8. It should be, of course. There should also be mention of it on the information page.
  9. Where are you getting this from DX, it is completely opposite to the information I have from Experian. I would think a prospective creditor would want to know, say, how old a default is?
  10. Sorry to correct you dx but one of the main things a prospective creditor will examine is the credit history of the applicant. "https://www.experian.com/blogs/ask-experian/how-lenders-view-your-credit/
  11. If the bailiff has received the LO, they can charge the Compliance fee £75. If they are to continue, they have to send a NOA. Are you sure you have not received correspondence from them? if not you owe £75 if you have its £310
  12. I hope this wasn't your last word on this Paul, because there is Zero chance on either of the above. As far as I can see there have been no breaches of the DPA, and there was no such Judgement in Durkin. The English court could not make one, and damages were thrown out, unless you mean the derisory damages awarded by the Scottish Court. Good luck anyway.
  13. Hi UB I think you may be incorrect here. As far as i know, if the couple were legally Married all assets would be split 50/50, upon divorce. The thinking being that even though one party made the money, it may be that the other provided support for him/her to be able to do so. Think of a professional couple, where one agrees to look after the kids whilst the other works. Regards Peter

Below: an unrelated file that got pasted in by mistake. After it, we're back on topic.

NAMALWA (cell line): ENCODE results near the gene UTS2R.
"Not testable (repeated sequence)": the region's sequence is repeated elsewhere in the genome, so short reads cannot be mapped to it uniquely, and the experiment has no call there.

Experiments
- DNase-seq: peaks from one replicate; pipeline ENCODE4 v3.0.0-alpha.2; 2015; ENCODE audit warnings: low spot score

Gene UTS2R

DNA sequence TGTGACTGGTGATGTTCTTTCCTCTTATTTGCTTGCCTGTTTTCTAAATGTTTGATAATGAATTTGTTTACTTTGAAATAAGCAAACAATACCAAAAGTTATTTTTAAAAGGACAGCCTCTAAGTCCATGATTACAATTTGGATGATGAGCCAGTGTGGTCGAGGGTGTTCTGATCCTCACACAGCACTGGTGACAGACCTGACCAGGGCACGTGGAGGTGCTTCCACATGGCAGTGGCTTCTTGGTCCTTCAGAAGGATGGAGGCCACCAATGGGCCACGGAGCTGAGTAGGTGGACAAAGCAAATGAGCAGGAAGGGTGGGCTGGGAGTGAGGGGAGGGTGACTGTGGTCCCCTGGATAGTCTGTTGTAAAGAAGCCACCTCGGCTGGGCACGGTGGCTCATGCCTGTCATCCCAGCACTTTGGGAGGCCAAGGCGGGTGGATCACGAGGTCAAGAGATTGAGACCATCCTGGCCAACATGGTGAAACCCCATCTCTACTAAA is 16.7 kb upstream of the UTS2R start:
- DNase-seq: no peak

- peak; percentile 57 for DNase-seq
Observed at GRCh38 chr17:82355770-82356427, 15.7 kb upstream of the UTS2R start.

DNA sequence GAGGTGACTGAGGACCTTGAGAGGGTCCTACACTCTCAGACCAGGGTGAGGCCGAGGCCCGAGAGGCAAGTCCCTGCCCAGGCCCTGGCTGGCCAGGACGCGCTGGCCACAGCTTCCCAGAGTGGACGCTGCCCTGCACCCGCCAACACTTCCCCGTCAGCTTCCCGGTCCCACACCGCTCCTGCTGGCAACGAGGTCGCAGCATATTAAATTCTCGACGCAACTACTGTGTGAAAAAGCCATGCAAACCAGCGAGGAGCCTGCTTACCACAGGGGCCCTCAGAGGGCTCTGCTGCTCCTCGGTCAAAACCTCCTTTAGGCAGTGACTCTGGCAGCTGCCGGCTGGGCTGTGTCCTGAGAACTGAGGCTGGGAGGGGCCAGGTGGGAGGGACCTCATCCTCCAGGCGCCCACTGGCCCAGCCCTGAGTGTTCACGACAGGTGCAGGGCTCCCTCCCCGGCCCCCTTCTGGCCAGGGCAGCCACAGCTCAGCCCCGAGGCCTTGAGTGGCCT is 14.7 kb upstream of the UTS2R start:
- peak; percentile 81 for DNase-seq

14. Yes addam and you are right too worry. Firstly you have to appteciate that what is on your credit file has absolutely nothing to do with the requirements oftbe consumer credit act to send a default notice u der section .87 whether one of these has been issued or not has nothing to do with what it says on your file. Secondly and not wishing to upset anyone specifically. Whilst the form of the report issued to an inquiring creditor is different to what you see on your credit file. It does contain ALL the information that you see. I can tell you this first hand. sadly the DCACan and often do register a D on your file. If you enter into an agteed plan with the creditor then no default is recorded. However if, down the road you miss a payment they can. On one missed payment if you had two or more missed payments previously. Or three if you had no previous missed payments. This is why they tend not to default immediately.. it is a disgrace. You can fight it as being unfair. But really the law needs to be changed.
  15. Sorry Adam for not getting back to you earlier. I am afraid DX is wrong in this. If you are on a DMP, the new owner can, of course record missed payments and defaults on our credit file. It is also true that a debt purchaser, who has undertaken an assignment of the debt from the original creditor can issue a section 87 default notice, and proceed to court action. the latter is not something DCAs do often, but they certainly can. I suspect what DX means is they cannot issue two DN 87s. Which is true, but they can still enforce off the old one if it has not been remedied.
  16. Andy this is old news, I am afraid you are going to have a look at the GDPR Higher procedure for recording defaults on arrears or arrangements. I am afraid it is not so simple anymore. I am sorry but I am to busy to hold your hand through it, and I am told not to post legal explanation. OP Sorry. Perhaps that call to the ombudsman will clear it up for you.